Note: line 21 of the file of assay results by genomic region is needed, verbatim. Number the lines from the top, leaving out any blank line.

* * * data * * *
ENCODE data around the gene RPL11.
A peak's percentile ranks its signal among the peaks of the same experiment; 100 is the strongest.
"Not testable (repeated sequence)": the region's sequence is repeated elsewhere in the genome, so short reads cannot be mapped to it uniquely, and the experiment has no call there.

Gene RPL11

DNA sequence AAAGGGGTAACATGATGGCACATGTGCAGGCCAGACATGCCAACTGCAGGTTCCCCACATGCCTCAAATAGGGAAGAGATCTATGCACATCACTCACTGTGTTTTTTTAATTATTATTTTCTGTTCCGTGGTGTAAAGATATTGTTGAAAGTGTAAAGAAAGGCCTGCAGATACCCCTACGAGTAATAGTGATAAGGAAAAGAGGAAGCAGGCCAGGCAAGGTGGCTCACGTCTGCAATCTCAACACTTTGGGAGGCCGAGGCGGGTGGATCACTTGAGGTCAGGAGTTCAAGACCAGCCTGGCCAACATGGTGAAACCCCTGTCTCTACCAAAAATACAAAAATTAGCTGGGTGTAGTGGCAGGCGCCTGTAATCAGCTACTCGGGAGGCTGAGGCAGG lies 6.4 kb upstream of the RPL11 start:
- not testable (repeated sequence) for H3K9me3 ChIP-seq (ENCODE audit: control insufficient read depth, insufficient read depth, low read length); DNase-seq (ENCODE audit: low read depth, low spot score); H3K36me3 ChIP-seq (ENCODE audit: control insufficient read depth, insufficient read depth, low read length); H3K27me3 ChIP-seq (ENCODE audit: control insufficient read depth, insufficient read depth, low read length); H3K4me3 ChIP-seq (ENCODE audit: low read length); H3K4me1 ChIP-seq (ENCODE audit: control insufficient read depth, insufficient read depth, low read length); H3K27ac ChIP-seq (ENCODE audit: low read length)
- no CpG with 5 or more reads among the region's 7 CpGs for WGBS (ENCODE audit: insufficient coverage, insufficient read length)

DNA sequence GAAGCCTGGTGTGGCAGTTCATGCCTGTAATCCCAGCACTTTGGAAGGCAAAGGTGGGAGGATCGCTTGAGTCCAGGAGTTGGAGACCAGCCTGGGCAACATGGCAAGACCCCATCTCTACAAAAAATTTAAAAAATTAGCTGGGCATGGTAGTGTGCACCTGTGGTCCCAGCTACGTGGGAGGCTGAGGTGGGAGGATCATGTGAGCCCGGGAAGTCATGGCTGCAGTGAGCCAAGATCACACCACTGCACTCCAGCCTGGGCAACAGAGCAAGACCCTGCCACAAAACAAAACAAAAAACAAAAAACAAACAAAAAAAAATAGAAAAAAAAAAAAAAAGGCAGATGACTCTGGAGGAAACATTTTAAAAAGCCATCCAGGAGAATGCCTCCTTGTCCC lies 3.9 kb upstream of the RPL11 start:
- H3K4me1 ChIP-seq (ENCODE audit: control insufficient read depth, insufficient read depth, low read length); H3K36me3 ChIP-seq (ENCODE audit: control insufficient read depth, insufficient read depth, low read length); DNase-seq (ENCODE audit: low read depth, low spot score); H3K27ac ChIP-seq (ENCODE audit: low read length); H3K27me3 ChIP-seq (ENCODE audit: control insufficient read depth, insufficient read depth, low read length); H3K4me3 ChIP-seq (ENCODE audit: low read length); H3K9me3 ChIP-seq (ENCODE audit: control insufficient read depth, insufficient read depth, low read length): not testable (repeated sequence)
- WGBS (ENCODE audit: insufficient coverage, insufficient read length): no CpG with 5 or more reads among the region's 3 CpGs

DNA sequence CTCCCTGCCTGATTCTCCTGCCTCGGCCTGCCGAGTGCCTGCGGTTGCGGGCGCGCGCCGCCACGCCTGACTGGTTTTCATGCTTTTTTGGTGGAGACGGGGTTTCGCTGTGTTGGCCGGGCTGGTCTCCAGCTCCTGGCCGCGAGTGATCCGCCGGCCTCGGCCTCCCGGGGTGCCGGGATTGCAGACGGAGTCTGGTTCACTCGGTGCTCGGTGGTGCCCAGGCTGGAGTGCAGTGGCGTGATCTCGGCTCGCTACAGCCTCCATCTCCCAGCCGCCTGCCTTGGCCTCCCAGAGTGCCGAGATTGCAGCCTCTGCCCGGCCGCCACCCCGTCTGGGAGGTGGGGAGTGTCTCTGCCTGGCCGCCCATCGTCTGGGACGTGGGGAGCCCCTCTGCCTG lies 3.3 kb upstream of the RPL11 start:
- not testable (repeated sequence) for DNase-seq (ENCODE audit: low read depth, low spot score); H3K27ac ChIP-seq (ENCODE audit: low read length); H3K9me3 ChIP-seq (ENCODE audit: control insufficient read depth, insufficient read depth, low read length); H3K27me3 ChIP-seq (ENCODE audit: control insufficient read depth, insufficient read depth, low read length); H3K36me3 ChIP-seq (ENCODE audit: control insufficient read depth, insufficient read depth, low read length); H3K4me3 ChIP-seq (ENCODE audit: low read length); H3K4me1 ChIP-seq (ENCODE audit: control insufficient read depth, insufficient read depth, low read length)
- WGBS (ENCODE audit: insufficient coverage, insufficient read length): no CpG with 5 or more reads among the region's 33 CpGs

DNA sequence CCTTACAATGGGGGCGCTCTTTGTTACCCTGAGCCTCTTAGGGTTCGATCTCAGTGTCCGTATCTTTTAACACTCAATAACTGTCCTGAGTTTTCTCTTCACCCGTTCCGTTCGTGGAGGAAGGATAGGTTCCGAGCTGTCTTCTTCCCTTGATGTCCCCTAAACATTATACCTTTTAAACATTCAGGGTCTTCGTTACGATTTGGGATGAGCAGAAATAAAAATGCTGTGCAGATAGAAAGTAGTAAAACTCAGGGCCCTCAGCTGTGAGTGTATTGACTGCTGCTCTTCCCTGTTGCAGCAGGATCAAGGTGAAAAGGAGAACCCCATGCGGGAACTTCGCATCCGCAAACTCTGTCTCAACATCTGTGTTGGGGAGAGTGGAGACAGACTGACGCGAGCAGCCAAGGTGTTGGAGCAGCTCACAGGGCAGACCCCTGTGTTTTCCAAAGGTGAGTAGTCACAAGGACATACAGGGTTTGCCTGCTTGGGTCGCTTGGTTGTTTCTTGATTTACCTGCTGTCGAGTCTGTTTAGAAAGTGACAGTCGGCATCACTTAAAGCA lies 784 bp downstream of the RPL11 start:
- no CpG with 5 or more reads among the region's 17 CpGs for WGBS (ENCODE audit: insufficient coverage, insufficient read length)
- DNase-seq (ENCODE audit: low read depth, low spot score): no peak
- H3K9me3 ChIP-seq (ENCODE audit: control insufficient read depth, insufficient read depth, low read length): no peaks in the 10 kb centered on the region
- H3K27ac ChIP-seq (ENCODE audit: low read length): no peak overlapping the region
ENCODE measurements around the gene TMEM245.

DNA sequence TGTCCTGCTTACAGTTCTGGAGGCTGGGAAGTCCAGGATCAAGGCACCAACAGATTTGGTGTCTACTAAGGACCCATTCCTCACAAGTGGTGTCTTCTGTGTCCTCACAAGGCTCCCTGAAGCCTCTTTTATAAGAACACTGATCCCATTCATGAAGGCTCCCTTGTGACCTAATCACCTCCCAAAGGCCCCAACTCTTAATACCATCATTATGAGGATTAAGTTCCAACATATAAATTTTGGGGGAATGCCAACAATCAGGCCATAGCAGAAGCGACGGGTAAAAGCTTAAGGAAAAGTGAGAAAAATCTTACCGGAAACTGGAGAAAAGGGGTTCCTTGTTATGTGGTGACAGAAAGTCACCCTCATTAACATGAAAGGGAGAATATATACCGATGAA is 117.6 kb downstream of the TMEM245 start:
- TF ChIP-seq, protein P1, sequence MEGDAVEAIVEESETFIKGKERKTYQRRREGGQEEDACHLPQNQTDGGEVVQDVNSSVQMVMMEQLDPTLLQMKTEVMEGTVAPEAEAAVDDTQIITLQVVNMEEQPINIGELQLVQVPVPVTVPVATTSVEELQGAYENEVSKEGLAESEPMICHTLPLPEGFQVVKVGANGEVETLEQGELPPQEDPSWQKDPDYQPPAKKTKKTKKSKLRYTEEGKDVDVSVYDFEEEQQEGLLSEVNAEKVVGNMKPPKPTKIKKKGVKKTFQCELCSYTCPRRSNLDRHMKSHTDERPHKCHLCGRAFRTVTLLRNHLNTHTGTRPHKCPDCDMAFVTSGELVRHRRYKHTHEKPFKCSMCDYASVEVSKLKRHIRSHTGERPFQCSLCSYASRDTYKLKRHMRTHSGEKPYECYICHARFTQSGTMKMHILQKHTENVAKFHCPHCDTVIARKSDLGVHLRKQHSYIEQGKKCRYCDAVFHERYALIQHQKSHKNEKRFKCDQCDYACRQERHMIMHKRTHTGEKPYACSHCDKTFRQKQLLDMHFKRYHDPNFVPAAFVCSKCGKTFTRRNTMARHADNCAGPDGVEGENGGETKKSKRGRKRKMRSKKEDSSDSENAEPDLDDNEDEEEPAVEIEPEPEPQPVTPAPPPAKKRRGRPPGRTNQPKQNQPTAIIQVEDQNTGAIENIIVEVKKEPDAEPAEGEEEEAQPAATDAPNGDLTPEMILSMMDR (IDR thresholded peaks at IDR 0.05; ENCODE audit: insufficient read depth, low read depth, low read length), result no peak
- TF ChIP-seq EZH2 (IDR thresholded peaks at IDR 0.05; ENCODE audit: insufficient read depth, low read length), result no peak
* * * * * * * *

- TF ChIP-seq, protein P1, sequence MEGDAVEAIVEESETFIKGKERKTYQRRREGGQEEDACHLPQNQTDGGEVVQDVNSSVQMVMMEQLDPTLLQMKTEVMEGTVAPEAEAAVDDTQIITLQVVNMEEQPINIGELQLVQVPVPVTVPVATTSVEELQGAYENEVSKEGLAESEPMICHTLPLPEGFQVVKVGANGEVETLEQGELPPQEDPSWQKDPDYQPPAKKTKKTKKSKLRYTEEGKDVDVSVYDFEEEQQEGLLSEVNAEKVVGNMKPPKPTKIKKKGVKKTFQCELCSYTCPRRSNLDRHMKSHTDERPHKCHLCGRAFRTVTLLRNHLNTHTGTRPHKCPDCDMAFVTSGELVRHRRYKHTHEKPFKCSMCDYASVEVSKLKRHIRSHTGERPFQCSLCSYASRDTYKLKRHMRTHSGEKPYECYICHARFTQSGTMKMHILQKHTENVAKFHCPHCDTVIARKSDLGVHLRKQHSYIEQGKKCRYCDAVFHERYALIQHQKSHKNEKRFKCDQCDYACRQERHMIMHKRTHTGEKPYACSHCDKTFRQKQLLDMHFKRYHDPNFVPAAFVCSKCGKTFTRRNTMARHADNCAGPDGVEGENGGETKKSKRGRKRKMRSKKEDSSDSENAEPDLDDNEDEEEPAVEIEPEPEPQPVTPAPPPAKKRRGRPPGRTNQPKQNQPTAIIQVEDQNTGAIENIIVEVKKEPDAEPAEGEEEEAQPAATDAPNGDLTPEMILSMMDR (IDR thresholded peaks at IDR 0.05; ENCODE audit: insufficient read depth, low read depth, low read length), result no peak